However, there are also vocabulary learning techniques where the only criterion is correctness. One example is SAFMEDS (Say All Fast Minute Each Day Shuffle). SAFMEDS is a technique that is part of precision teaching, a method of teaching and evaluating developed by Ogden Lindsley in the 1960s (and inspired by behaviourism). In SAFMEDS, you get through a deck of flashcards using the following method:

  • You say the word on the other side of the card.
  • You try to get through the deck within a minute.
  • You put aside the flashcards where you made errors. (The number of errors is tracked in a "celeration chart".)
  • You shuffle the deck after each run through the deck, so you don't memorise the sequence of cards.
  • You do this every day.

(To get an idea of what SAFMEDS is, see e.g. SAFMEDS Tutorial by Kelly Byrne on YouTube, Vocabulary Aquisition with SAFMEDS: How to learn words quickly by Dr. C. A. Young-Pelton, and Surviving on SAFMEDS by Danielle Costa.)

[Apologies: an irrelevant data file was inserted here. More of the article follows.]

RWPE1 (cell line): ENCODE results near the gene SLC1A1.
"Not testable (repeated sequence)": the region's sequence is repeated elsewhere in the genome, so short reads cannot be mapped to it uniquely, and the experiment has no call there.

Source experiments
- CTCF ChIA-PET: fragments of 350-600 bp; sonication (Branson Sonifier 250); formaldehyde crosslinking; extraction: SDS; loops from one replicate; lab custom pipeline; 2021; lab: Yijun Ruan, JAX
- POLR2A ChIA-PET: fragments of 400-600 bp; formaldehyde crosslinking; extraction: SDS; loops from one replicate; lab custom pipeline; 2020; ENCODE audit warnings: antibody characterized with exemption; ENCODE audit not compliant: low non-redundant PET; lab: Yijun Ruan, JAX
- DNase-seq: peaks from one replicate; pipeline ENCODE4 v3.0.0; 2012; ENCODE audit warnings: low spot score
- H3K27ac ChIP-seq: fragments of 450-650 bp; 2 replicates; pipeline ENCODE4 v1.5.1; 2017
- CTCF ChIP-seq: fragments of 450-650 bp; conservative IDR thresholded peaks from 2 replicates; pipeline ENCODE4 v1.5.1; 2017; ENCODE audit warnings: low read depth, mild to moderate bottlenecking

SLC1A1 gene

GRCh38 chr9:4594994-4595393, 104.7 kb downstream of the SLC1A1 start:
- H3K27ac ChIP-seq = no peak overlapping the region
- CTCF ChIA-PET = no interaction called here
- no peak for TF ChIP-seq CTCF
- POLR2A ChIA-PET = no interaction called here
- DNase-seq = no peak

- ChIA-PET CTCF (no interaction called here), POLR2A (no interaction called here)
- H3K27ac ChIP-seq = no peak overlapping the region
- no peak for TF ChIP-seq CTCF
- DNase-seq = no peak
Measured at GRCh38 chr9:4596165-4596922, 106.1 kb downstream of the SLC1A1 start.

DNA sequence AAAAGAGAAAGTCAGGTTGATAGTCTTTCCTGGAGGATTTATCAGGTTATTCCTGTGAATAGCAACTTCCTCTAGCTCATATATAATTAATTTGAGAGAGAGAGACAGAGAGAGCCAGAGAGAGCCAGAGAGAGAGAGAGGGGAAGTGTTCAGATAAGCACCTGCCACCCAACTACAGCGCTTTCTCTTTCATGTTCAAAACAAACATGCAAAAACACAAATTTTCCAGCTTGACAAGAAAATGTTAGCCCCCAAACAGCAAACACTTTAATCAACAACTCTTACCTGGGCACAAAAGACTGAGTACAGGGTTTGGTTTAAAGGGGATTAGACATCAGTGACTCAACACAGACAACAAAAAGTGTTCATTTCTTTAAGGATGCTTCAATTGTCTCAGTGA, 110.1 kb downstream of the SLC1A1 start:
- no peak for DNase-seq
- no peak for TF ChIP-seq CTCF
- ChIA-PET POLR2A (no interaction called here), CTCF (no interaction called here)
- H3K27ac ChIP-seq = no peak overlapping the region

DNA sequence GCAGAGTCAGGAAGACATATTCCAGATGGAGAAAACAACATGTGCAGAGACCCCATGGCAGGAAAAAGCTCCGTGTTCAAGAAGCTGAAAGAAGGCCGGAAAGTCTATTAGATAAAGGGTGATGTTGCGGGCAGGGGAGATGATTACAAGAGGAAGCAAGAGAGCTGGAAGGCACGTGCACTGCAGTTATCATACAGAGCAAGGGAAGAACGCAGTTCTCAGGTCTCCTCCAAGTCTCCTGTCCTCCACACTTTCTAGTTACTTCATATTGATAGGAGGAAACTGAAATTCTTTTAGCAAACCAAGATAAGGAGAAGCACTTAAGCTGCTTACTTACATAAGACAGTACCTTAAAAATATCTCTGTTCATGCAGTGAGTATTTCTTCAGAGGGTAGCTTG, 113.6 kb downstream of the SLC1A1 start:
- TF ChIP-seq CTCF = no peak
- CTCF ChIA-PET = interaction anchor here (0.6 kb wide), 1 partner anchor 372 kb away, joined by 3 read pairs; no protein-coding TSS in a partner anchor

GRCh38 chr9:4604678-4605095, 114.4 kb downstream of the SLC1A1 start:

Another teaching method where frequent formative tests play an important role is mastery learning, an instruction approach first formulated by Benjamin Bloom in the late 1960s. In mastery learning, all learners need to achieve a specific level of mastery before moving on to the next "lesson". Mastery learning has also been used in language teaching. However, I have not yet found literature that discusses grading of errors. For example, "Mastery Learning in Modern Languages - a Case Study" (Parkinson, B. L.; Mitchell, R. F.; Johnstone, R. M., 1983) discusses the use of mastery learning for teaching French in two schools in Scotland. The article does not mention the weighting of errors.